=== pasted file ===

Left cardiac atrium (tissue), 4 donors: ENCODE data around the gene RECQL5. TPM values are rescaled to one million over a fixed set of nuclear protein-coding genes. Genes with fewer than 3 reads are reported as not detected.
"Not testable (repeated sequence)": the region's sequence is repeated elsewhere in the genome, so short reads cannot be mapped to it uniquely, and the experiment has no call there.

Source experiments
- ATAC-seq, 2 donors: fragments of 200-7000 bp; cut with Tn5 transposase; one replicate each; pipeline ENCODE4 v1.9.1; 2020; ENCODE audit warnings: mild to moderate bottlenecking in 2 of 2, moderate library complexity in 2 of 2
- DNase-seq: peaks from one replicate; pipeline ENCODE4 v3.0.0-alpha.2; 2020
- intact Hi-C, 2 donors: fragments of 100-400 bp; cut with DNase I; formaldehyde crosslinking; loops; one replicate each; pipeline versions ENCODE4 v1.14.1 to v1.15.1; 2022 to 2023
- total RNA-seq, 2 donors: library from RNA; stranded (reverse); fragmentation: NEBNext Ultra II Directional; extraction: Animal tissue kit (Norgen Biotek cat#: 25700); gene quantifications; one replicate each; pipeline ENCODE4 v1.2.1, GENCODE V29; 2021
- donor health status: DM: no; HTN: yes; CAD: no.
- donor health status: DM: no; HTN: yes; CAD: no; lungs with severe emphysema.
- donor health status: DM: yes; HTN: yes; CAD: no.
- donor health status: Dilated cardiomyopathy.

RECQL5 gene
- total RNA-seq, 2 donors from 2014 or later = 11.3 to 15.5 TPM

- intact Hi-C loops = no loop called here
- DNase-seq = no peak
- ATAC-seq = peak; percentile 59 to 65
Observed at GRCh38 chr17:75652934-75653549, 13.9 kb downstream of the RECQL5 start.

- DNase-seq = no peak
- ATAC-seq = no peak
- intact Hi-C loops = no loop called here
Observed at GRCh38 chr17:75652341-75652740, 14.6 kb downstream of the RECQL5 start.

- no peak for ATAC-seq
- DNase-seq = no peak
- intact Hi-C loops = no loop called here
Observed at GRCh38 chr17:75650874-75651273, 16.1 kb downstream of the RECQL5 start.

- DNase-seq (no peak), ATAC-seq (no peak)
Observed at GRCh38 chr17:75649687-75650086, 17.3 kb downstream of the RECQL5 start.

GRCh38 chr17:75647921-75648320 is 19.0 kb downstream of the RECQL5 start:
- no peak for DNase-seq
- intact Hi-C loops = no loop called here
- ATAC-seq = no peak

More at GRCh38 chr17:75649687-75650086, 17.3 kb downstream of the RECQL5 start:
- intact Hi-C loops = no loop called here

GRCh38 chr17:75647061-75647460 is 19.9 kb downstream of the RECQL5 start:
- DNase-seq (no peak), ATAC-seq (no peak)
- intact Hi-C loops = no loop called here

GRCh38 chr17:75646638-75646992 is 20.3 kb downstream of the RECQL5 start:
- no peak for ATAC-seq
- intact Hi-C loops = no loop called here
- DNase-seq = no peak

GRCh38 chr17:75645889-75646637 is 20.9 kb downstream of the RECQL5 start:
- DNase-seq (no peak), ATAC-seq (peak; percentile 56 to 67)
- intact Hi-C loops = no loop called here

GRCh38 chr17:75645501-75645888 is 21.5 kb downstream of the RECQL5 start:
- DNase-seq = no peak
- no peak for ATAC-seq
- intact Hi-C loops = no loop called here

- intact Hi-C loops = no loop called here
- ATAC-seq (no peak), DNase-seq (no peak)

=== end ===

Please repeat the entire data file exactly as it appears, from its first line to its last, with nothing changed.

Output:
Left cardiac atrium (tissue), 4 donors: ENCODE data around the gene RECQL5. TPM values are rescaled to one million over a fixed set of nuclear protein-coding genes. Genes with fewer than 3 reads are reported as not detected.
"Not testable (repeated sequence)": the region's sequence is repeated elsewhere in the genome, so short reads cannot be mapped to it uniquely, and the experiment has no call there.

Source experiments
- ATAC-seq, 2 donors: fragments of 200-7000 bp; cut with Tn5 transposase; one replicate each; pipeline ENCODE4 v1.9.1; 2020; ENCODE audit warnings: mild to moderate bottlenecking in 2 of 2, moderate library complexity in 2 of 2
- DNase-seq: peaks from one replicate; pipeline ENCODE4 v3.0.0-alpha.2; 2020
- intact Hi-C, 2 donors: fragments of 100-400 bp; cut with DNase I; formaldehyde crosslinking; loops; one replicate each; pipeline versions ENCODE4 v1.14.1 to v1.15.1; 2022 to 2023
- total RNA-seq, 2 donors: library from RNA; stranded (reverse); fragmentation: NEBNext Ultra II Directional; extraction: Animal tissue kit (Norgen Biotek cat#: 25700); gene quantifications; one replicate each; pipeline ENCODE4 v1.2.1, GENCODE V29; 2021
- donor health status: DM: no; HTN: yes; CAD: no.
- donor health status: DM: no; HTN: yes; CAD: no; lungs with severe emphysema.
- donor health status: DM: yes; HTN: yes; CAD: no.
- donor health status: Dilated cardiomyopathy.

RECQL5 gene
- total RNA-seq, 2 donors from 2014 or later = 11.3 to 15.5 TPM

- intact Hi-C loops = no loop called here
- DNase-seq = no peak
- ATAC-seq = peak; percentile 59 to 65
Observed at GRCh38 chr17:75652934-75653549, 13.9 kb downstream of the RECQL5 start.

- DNase-seq = no peak
- ATAC-seq = no peak
- intact Hi-C loops = no loop called here
Observed at GRCh38 chr17:75652341-75652740, 14.6 kb downstream of the RECQL5 start.

- no peak for ATAC-seq
- DNase-seq = no peak
- intact Hi-C loops = no loop called here
Observed at GRCh38 chr17:75650874-75651273, 16.1 kb downstream of the RECQL5 start.

- DNase-seq (no peak), ATAC-seq (no peak)
Observed at GRCh38 chr17:75649687-75650086, 17.3 kb downstream of the RECQL5 start.

GRCh38 chr17:75647921-75648320 is 19.0 kb downstream of the RECQL5 start:
- no peak for DNase-seq
- intact Hi-C loops = no loop called here
- ATAC-seq = no peak

More at GRCh38 chr17:75649687-75650086, 17.3 kb downstream of the RECQL5 start:
- intact Hi-C loops = no loop called here

GRCh38 chr17:75647061-75647460 is 19.9 kb downstream of the RECQL5 start:
- DNase-seq (no peak), ATAC-seq (no peak)
- intact Hi-C loops = no loop called here

GRCh38 chr17:75646638-75646992 is 20.3 kb downstream of the RECQL5 start:
- no peak for ATAC-seq
- intact Hi-C loops = no loop called here
- DNase-seq = no peak

GRCh38 chr17:75645889-75646637 is 20.9 kb downstream of the RECQL5 start:
- DNase-seq (no peak), ATAC-seq (peak; percentile 56 to 67)
- intact Hi-C loops = no loop called here

GRCh38 chr17:75645501-75645888 is 21.5 kb downstream of the RECQL5 start:
- DNase-seq = no peak
- no peak for ATAC-seq
- intact Hi-C loops = no loop called here

- intact Hi-C loops = no loop called here
- ATAC-seq (no peak), DNase-seq (no peak)